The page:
Growing 2020 Gardens – Garden Trends For Summer During Covid

Family In The Garden Picking Vegetables
summer garden
(Image credit: IPGGutenbergUKLtd)

So far 2020 is turning into one of the most conflicting, anxiety inducing years of recent record. The Covid-19 pandemic and the ensuing unease wrought by the virus has everyone looking for an outlet, which seems to be spending summer in the garden. What are the hottest garden trends for summer 2020 gardens? Some garden trends for summer this season take a page from history, while others offer a more modern twist on gardening.

Gardening in Summer 2020

Unless you’re still sitting in front of reruns, it will come as no surprise that gardening in summer 2020 is a hot topic. Due to the uncertainty surrounding the virus, many people fear going to the supermarket or are concerned about food supplies which lead them to the logical path of growing their own fruits and veggies.

Whether you are concerned about either of the above, spending this summer in the garden is the perfect recipe for shaking off the blues and boredom of isolation and social distancing.

This isn’t the first time that gardening has peaked in popular culture. The Victory Gardens of the First World War were the nation’s response to food shortages as well as their patriotic duty to free up food for soldiers, and garden they did. An estimated 20 million gardens sprung up in every available plot of land producing almost 40 % of the nation’s produce.

Over a century later, here we are again with gardening in summer 2020 one of the most popular responses to the pandemic. People everywhere are starting seeds and planting everything from large garden plots to containers and even urban areas with fruits and vegetables.

While the idea of a “Victory Garden” is enjoying resurgence in popularity, there are other garden trends for summer 2020 to try. For many, gardening isn’t just about providing the family with healthy food choices – it is also about helping out Mother Nature. To this end, many gardeners are creating wildlife friendly garden spaces. Within these spaces, native plants are used to provide shelter and food for our furry and feathered friends; native plants that have already adapted to the environment and are low maintenance, oftentimes drought tolerant, and attract beneficial pollinators.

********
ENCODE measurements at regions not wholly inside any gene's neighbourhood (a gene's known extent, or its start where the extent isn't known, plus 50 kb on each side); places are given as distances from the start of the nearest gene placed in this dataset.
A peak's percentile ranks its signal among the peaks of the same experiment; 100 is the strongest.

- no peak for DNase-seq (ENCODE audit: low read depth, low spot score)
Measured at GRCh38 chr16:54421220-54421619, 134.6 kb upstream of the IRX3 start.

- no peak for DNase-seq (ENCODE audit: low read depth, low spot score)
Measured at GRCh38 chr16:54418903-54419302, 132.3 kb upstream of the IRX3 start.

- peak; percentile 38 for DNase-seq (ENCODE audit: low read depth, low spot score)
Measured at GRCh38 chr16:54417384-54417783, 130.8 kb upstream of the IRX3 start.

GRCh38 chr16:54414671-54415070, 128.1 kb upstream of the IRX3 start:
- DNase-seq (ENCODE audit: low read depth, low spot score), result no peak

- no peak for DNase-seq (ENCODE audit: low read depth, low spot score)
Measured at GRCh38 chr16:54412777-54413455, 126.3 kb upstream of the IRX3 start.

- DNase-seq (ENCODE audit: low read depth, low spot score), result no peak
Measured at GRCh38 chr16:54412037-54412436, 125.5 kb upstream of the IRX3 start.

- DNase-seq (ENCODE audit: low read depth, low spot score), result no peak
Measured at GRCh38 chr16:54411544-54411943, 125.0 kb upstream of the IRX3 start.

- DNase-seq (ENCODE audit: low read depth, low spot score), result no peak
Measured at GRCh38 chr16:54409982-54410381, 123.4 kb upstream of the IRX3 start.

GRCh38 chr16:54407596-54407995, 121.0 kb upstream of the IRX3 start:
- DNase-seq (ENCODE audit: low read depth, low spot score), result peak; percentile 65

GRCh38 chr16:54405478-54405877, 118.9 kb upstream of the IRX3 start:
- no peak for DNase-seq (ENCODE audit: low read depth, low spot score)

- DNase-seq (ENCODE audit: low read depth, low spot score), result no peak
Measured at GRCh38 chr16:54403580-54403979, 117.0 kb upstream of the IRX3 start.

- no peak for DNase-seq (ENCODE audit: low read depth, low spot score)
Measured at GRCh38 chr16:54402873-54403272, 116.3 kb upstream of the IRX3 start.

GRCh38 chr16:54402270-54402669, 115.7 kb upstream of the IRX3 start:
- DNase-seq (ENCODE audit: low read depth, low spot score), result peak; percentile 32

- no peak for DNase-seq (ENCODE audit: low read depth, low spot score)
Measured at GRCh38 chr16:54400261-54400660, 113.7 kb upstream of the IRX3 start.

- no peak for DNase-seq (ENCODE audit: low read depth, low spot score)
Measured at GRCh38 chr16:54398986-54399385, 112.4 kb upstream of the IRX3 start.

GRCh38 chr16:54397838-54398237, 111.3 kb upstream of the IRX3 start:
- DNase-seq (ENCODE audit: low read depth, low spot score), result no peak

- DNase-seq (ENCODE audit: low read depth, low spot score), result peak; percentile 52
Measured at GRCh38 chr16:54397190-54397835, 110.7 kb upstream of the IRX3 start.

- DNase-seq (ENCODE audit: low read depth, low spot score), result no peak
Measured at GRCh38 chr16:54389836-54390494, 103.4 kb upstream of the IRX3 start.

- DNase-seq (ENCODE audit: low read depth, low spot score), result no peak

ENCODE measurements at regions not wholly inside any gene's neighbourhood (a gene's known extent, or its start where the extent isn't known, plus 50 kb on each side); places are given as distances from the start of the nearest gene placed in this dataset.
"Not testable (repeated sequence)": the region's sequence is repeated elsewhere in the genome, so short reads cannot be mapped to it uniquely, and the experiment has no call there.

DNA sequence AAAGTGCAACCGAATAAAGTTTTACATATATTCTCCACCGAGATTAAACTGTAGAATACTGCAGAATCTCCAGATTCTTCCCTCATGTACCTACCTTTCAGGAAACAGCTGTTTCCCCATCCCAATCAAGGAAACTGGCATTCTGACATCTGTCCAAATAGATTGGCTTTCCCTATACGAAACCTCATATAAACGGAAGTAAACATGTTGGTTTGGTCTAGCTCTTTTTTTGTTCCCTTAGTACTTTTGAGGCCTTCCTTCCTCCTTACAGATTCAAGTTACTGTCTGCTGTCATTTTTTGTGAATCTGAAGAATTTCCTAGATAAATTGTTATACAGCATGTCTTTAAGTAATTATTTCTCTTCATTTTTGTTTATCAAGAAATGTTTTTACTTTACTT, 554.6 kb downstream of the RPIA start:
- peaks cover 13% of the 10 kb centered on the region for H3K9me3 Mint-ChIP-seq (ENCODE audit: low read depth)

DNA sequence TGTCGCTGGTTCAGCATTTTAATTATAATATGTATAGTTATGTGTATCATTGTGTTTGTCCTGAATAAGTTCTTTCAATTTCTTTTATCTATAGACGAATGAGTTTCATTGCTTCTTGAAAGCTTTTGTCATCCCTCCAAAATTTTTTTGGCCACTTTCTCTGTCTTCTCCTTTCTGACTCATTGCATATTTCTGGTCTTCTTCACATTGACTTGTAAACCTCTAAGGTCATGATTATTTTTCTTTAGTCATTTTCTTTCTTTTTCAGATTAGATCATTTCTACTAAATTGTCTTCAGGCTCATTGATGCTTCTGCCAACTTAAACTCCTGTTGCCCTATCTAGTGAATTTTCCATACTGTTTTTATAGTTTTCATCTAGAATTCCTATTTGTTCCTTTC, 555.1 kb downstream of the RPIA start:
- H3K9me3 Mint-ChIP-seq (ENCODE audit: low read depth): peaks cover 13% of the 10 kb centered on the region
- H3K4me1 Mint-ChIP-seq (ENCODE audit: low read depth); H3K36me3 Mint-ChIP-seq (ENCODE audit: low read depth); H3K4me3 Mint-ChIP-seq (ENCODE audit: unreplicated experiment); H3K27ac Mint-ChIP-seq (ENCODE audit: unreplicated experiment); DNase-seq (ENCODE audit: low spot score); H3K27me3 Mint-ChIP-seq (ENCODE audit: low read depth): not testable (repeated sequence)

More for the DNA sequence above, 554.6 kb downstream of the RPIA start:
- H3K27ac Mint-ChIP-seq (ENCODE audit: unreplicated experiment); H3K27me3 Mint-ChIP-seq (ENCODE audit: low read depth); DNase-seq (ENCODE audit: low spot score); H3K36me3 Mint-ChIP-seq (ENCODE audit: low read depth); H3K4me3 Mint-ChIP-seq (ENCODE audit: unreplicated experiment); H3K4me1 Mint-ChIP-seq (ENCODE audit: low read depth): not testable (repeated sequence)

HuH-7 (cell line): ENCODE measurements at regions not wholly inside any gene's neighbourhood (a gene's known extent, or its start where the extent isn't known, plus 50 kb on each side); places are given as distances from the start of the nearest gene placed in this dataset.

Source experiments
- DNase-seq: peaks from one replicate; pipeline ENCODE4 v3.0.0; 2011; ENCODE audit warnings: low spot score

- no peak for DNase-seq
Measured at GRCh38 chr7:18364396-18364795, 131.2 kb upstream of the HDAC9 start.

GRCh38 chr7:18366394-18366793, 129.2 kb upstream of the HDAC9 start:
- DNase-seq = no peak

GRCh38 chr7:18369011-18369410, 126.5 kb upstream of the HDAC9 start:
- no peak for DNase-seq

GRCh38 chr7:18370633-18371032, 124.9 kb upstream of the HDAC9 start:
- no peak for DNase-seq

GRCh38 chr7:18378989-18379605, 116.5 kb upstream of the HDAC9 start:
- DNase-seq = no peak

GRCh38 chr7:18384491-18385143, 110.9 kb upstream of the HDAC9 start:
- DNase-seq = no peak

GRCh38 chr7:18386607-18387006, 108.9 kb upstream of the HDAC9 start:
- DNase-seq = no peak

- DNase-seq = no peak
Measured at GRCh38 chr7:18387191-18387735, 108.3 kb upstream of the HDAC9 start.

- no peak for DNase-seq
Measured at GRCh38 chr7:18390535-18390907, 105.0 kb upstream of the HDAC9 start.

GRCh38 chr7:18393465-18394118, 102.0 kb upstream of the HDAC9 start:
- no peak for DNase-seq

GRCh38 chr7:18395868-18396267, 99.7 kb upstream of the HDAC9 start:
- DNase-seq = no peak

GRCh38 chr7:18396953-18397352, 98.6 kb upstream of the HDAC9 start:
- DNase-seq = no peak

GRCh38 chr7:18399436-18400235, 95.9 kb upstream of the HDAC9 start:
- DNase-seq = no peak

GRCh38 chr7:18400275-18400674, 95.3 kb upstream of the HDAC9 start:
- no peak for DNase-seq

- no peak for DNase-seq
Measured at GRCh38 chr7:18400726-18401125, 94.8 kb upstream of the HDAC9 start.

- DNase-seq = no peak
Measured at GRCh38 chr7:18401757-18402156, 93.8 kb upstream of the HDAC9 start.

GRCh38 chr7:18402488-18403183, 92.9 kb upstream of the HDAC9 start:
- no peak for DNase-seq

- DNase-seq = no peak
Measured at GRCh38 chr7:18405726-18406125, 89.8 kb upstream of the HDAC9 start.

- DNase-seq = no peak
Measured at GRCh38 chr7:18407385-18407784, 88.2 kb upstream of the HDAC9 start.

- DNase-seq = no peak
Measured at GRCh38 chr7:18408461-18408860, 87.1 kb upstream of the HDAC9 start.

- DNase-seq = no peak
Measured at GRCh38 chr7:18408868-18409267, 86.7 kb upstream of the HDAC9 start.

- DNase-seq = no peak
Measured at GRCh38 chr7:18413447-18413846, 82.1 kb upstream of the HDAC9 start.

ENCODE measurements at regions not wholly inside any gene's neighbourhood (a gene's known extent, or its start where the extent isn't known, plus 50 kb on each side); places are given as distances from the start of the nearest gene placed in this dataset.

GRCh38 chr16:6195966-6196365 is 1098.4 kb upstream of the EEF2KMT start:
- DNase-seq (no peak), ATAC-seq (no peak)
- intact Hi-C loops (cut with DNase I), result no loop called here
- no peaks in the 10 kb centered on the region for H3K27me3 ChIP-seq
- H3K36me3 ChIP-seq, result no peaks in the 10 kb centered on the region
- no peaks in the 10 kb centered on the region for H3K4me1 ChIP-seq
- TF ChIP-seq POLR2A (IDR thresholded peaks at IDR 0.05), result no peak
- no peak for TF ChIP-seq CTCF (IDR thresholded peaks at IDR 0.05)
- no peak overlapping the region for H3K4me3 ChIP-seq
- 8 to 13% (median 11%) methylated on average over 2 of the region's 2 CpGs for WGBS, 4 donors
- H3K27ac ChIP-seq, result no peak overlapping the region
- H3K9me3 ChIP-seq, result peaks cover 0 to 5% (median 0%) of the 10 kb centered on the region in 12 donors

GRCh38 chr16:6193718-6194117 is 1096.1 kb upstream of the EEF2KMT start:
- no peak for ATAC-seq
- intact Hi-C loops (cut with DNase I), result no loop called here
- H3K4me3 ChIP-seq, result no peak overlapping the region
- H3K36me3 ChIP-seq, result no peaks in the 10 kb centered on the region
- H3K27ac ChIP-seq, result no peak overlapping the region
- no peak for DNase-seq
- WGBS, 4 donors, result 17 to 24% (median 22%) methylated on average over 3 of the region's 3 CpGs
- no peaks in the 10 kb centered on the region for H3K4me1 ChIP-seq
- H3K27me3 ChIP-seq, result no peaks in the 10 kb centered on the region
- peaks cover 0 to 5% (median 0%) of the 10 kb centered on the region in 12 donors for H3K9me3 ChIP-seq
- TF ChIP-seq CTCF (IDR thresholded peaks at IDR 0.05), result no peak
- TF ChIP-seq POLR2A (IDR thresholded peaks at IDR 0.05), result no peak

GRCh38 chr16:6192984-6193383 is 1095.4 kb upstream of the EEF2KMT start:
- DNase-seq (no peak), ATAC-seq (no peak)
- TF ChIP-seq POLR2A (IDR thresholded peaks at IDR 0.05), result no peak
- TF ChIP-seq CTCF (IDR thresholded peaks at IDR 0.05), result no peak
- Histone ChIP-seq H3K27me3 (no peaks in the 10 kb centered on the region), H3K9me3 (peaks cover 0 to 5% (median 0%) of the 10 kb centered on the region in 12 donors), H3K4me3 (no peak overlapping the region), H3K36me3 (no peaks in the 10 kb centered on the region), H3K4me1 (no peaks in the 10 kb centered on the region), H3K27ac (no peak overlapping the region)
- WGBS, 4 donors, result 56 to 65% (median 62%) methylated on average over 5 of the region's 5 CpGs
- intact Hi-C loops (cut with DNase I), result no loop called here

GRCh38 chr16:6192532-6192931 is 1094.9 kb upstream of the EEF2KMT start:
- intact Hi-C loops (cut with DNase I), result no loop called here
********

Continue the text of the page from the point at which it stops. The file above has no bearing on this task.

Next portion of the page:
Vertical gardening is another garden trend for summer. This is especially helpful for those with smaller garden spaces and can maximize the resulting yields. Regenerative gardening is yet another hot topic. Already practiced in larger commercial farms and in the forestry industry, regenerative gardening seeks to rebuild organic matter back into the soil and reduce runoff. On a smaller scale, home gardeners can compost, avoid tilling, and use green manures or cover crops to enrich soil.

Another hot trend this summer is houseplants. Houseplants have long been popular but even more so today, and there is such a variety to choose from. Bring a little of the outdoors inside by growing a lemon tree or fiddle-leaf fig, force some bulbs, experiment with succulents, or grow an herb garden indoors.

For those with less of a green thumb, garden trends for summer 2020 include DIY and repurposing projects for outdoor spaces. Whether creating art for the garden, repainting old lawn furniture, or reusing wood pallets to create fencing, there are hundreds of ideas.

For those with no interest in gardening or DIY projects, you could always use those stimulus checks to stimulate the economy. Hire someone to build a retaining wall or rockery, aerate the grass, or even buy new outdoor patio furniture, all which will enhance your landscape.

Amy Grant

Amy Grant has been gardening for 30 years and writing for 15. A professional chef and caterer, Amy's area of expertise is culinary gardening.